Here is a calculator to estimate calorie expenditure based on pace, distance, and pushing technique.
Can I train for a race running with a stroller?
You can run with a jogging stroller and still train for a race even if you aren’t hitting the mileage or speed your training plan calls for. I mean, after all, mother runner Alyssa Bloomquist, was able to log almost all her miles with her jogging stroller and qualify for the Olympic Trials Marathon.
How? The key is to think of time over distance and heart rate over pace.
According to Bobby Holcombe, running coach and founder of Knoxville Endurance, heart rate zone training is where it’s at when training with a cutie in tow. Here’s how it works:
Say you have a training plan that calls for 3 one-mile repeats with one-minute interval rest. Instead of trying to run those at your threshold pace, run them at your threshold heart rate which is about 85-88 percent of your max heart rate.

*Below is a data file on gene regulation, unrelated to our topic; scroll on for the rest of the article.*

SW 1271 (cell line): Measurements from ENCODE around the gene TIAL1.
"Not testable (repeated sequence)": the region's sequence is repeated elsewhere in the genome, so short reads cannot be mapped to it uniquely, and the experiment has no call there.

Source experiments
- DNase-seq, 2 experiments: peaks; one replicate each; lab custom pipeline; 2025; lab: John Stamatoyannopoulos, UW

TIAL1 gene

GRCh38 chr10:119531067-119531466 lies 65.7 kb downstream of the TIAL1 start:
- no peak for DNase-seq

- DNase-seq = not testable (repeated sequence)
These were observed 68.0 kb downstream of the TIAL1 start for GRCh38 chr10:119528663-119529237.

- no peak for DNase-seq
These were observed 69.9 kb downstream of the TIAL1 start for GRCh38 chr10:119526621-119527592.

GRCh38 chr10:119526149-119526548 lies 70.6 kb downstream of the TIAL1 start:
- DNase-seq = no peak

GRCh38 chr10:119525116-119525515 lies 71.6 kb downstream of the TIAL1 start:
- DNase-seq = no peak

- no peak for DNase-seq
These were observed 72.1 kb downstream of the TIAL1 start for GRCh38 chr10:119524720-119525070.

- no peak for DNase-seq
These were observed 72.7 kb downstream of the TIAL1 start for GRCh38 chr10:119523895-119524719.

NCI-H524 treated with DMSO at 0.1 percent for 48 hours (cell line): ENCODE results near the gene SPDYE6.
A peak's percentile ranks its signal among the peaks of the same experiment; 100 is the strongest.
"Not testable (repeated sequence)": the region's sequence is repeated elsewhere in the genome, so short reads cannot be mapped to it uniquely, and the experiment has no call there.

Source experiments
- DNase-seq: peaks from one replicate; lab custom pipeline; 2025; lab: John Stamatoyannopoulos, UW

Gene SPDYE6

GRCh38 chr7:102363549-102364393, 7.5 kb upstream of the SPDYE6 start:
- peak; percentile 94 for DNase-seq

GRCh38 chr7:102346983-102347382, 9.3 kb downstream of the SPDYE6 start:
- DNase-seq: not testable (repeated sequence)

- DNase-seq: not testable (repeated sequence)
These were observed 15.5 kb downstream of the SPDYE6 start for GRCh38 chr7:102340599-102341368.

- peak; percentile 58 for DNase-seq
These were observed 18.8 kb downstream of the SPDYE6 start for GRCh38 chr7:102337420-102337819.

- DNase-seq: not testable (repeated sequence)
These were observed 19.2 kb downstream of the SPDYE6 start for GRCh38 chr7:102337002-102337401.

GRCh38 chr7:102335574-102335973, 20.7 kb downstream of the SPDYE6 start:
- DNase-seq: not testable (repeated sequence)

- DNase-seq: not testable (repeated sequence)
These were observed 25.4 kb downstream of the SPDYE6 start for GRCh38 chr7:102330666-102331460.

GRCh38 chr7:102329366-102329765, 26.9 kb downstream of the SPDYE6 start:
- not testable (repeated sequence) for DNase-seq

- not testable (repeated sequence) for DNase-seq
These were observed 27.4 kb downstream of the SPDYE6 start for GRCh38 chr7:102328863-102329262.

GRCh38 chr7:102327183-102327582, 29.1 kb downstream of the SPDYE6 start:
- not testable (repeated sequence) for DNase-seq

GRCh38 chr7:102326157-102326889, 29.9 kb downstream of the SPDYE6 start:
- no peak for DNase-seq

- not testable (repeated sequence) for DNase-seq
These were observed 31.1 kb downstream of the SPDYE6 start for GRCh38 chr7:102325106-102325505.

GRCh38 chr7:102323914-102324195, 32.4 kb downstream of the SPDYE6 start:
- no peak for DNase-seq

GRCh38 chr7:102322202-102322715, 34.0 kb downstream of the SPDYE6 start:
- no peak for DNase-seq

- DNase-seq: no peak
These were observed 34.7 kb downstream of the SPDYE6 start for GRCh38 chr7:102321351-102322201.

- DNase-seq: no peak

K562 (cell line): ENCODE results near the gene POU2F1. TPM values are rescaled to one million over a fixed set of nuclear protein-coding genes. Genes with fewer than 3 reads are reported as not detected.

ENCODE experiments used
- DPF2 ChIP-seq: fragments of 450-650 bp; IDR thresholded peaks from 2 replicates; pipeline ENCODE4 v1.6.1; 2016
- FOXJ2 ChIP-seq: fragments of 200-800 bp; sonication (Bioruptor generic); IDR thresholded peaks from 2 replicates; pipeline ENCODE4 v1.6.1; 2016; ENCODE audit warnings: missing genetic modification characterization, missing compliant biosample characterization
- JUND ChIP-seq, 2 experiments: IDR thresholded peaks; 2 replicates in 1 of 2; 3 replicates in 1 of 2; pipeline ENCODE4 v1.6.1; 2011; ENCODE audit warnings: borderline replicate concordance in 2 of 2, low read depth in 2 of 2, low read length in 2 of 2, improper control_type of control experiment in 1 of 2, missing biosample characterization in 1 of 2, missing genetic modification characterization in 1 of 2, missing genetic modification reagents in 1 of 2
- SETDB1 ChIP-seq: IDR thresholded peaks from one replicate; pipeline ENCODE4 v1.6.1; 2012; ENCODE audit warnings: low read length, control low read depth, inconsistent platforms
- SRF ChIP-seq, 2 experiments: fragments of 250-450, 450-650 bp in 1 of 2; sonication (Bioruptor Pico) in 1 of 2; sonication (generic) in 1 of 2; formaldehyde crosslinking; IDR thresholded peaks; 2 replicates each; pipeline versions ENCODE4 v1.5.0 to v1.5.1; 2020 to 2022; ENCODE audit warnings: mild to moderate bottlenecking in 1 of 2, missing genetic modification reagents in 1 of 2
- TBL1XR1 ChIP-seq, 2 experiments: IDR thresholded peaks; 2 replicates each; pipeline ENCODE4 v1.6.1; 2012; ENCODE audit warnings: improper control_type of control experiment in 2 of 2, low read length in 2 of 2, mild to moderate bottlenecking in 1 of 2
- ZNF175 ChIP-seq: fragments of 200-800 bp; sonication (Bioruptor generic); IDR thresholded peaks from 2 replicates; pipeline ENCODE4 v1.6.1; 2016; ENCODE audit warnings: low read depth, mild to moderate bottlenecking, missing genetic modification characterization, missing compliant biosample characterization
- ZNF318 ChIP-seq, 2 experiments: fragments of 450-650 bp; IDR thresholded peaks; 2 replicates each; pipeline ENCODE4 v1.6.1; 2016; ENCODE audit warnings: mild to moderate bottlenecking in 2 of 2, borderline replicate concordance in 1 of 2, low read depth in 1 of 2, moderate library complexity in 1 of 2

To calculate your heart rate zones, check out this calculator, or use the standard formula of 220 minus your age. (Or get really fancy and get a max heart rate or VO2 test for accurate zones.)
Many Garmin watches have heart rate monitors built-in, but they aren’t always accurate since they take your pulse on top of your wrist. The best monitors use a chest strap which you can buy to go with your Garmin watch or separate like this Polar one.
What are the best running strollers?
The Kidrunner is unlike any stroller you’ve seen–it clips in the back via a harness so you pull your kiddos like they’re in a sleigh (yes, making you the dog.)
PRO: Lyndy Davis, a two-time Olympic Trials Qualifier, says that she couldn’t feel her child behind her at all.